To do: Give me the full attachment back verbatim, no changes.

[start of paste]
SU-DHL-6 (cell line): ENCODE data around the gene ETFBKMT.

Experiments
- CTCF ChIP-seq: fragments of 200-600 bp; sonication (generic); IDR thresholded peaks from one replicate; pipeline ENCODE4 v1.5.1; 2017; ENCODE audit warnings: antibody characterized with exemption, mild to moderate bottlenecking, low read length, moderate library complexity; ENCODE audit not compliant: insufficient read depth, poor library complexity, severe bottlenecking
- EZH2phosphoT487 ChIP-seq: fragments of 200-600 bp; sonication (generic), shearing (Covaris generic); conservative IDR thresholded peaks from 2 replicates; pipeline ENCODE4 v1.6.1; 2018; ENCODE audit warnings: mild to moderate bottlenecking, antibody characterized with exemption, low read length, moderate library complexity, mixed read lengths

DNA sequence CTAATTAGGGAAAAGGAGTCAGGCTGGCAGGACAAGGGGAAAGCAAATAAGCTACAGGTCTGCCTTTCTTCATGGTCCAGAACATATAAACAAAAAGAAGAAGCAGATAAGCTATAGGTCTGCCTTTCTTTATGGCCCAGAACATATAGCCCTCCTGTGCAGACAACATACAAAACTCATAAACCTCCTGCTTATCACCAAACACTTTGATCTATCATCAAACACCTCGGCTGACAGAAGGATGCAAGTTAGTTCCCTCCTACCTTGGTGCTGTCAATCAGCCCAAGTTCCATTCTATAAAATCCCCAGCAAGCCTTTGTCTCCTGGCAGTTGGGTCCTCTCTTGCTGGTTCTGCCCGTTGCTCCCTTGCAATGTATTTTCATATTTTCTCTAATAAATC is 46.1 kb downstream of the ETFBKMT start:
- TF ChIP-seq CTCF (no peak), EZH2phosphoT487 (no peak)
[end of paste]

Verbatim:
SU-DHL-6 (cell line): ENCODE data around the gene ETFBKMT.

Experiments
- CTCF ChIP-seq: fragments of 200-600 bp; sonication (generic); IDR thresholded peaks from one replicate; pipeline ENCODE4 v1.5.1; 2017; ENCODE audit warnings: antibody characterized with exemption, mild to moderate bottlenecking, low read length, moderate library complexity; ENCODE audit not compliant: insufficient read depth, poor library complexity, severe bottlenecking
- EZH2phosphoT487 ChIP-seq: fragments of 200-600 bp; sonication (generic), shearing (Covaris generic); conservative IDR thresholded peaks from 2 replicates; pipeline ENCODE4 v1.6.1; 2018; ENCODE audit warnings: mild to moderate bottlenecking, antibody characterized with exemption, low read length, moderate library complexity, mixed read lengths

DNA sequence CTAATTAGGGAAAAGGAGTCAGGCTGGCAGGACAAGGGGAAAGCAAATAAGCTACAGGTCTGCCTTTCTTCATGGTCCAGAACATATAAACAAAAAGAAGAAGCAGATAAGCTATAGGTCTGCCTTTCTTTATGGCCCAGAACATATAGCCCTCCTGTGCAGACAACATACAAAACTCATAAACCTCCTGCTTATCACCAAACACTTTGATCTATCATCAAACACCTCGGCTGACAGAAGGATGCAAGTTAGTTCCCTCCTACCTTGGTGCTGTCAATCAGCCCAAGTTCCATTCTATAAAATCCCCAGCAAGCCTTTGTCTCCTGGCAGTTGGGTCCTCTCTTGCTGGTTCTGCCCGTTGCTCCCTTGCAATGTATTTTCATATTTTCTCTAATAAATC is 46.1 kb downstream of the ETFBKMT start:
- TF ChIP-seq CTCF (no peak), EZH2phosphoT487 (no peak)